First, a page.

The oracular mode

Judith Shulevitz wrote of Harold Bloom’s new book Genius, in the New York Times Book Review:

“He repeats himself so often that his favorite words acquire the ring of revolutionary slogans (Originality! Vitality!) or ritual denunciations (Resenters! Historicizers!). He makes grandiose and indefensible claims without explaining or arguing for them. He cloaks himself Wizard-of-Oz-like in the polysyllabic hermeticism of cabala and Gnosticism, with little seeming regard for the violence his borrowings may do to those systems or to the comprehensibility of his prose.”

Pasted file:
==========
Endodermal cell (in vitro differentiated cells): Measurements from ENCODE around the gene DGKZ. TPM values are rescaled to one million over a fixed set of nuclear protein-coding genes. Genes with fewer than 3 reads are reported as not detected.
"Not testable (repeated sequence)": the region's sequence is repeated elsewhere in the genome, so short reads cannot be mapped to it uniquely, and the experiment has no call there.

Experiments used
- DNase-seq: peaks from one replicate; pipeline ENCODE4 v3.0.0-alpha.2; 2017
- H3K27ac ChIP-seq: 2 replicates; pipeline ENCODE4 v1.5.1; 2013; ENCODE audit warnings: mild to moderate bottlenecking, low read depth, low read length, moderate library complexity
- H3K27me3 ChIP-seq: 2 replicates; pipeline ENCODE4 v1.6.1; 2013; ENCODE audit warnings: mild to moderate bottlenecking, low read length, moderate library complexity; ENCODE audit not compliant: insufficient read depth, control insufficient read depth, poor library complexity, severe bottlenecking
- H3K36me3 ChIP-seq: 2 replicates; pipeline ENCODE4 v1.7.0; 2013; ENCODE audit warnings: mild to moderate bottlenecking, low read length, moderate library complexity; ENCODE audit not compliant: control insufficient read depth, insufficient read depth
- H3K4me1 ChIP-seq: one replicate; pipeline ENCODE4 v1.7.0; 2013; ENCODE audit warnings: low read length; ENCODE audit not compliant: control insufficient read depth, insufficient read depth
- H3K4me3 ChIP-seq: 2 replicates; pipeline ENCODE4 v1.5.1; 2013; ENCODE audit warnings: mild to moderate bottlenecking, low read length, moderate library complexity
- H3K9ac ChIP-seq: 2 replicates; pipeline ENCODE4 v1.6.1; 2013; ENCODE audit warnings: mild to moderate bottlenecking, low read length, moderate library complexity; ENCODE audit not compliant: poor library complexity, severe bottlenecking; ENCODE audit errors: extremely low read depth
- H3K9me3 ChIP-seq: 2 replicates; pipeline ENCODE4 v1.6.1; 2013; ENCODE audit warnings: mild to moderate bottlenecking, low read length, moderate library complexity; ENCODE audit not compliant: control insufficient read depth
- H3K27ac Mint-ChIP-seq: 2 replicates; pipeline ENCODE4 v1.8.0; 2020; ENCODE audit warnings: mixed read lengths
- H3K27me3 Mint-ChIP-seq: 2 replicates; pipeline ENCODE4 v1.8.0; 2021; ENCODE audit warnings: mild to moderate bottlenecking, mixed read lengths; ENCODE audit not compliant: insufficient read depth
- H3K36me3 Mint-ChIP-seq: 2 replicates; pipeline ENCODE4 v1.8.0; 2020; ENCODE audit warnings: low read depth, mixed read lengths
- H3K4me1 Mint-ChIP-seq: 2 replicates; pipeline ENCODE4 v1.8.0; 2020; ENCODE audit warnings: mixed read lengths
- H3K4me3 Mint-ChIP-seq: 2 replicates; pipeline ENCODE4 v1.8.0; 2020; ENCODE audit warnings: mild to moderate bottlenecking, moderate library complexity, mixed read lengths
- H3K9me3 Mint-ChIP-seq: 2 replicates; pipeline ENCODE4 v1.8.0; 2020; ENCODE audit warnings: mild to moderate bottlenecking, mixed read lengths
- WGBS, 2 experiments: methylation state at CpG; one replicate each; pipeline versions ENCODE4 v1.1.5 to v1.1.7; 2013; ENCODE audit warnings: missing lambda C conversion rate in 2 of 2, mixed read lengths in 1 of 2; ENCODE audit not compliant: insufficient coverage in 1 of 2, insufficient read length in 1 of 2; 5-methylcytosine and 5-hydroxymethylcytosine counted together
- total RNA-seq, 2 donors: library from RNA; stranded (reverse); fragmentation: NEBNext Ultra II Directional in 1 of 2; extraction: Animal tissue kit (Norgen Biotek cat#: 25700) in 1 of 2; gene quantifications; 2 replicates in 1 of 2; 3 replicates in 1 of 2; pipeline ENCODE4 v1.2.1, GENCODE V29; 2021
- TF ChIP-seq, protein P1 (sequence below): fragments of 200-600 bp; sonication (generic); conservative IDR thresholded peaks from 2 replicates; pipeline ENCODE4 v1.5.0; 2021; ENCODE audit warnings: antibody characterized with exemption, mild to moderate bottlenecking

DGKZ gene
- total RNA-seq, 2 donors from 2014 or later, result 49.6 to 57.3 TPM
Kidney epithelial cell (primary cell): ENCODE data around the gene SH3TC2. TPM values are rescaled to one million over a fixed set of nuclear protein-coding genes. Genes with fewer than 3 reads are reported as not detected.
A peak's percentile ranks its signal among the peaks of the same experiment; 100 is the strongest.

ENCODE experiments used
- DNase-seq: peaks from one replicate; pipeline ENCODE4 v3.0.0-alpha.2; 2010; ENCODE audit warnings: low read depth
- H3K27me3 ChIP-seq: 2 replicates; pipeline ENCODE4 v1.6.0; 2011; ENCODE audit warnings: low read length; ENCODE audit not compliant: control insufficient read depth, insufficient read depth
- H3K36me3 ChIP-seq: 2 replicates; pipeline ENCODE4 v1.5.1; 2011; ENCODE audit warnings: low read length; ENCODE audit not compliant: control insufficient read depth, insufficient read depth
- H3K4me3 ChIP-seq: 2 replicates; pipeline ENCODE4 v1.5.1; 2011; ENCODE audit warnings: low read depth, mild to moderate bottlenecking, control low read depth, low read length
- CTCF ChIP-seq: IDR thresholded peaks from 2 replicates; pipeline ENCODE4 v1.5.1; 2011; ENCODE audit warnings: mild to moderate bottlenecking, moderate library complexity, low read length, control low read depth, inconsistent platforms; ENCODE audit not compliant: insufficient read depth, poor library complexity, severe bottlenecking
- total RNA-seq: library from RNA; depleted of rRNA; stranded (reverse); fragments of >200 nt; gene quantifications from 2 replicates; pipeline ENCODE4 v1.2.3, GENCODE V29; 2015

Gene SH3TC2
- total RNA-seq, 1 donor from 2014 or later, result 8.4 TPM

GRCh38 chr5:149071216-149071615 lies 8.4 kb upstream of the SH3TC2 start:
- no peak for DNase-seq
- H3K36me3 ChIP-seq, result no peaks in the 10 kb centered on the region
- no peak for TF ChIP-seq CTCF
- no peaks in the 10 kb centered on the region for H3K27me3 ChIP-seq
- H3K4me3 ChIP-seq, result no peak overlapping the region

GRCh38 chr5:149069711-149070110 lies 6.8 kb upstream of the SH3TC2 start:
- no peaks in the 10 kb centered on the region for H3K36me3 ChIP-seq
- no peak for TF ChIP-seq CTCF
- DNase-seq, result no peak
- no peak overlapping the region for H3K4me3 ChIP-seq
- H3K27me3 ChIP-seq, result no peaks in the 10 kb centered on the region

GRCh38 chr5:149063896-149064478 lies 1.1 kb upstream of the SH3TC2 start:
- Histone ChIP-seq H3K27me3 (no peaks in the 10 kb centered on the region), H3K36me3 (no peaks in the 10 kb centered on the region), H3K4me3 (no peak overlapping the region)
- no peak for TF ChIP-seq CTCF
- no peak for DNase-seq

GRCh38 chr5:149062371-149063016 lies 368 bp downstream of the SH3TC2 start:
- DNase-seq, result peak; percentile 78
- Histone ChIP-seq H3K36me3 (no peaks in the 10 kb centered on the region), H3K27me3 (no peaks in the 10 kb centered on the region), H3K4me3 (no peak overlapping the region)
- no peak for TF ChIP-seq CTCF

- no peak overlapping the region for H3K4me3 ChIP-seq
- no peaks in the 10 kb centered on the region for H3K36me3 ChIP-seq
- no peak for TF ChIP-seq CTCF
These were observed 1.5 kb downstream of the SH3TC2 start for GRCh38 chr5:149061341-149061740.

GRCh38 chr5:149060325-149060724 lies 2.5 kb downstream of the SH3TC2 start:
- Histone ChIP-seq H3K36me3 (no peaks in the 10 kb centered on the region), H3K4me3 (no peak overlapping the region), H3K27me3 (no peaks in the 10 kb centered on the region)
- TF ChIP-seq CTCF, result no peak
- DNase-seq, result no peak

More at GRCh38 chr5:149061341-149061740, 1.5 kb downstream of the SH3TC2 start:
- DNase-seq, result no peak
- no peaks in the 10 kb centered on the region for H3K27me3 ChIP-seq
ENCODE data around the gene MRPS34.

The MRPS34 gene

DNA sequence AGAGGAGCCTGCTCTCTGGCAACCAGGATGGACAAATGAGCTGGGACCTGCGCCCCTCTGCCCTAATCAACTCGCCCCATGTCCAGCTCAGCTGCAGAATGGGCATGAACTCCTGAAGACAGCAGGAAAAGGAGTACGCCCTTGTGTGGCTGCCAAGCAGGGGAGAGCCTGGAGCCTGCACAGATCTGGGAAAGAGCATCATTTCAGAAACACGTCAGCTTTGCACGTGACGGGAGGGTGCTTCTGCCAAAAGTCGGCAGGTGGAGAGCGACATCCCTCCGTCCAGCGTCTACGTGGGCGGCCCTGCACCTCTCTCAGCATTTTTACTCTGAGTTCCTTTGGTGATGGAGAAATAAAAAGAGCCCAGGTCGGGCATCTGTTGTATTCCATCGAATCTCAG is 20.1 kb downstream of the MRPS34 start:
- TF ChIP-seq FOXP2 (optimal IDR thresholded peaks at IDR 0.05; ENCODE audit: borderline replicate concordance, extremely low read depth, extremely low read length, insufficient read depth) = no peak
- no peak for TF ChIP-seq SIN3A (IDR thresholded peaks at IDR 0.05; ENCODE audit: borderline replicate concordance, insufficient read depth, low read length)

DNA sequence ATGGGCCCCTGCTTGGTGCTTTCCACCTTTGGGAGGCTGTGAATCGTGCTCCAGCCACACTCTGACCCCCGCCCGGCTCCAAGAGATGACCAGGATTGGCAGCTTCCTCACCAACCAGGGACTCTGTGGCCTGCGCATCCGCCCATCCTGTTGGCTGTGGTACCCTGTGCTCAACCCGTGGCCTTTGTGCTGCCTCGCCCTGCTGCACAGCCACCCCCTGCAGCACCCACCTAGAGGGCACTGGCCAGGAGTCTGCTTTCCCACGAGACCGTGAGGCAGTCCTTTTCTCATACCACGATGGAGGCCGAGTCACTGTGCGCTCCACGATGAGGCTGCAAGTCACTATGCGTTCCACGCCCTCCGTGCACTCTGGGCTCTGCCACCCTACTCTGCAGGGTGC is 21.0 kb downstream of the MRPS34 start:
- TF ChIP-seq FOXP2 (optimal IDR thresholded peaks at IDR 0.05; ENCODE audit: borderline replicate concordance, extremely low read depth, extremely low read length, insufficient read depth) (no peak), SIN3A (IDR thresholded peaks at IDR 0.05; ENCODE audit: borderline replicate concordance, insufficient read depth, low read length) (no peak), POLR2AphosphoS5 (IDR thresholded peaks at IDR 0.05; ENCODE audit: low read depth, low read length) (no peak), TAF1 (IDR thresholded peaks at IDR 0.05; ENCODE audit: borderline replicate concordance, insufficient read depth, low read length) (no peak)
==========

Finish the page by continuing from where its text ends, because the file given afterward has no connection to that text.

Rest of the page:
Just so. I had the same problem with The Western Canon; Shakespeare; How to Read and Why. Bloom used to be (and still is when he wants to, it’s just that he mostly seems not to want to any more) an excellent close reader–something of a genius at it in fact. But he’s given that up now for the oracular mode, and he does indeed endlessly repeat himself and make tiresomely magniloquent claims, without troubling to argue for them. I love his passion for literature, and his passionate resistance to what he calls (often, often) the school of resentment, but for that very reason (as well as others) I wish he would bother to make a case for them rather than simply announcing them. It can be contagious, that kind of thing, and at a time when there is so much bad thought being flung around, it is incumbent on everyone to think and argue as well and clearly as possible. Bloom certainly knows how, and it would be nice if he could get over his taste for the jeremiad.

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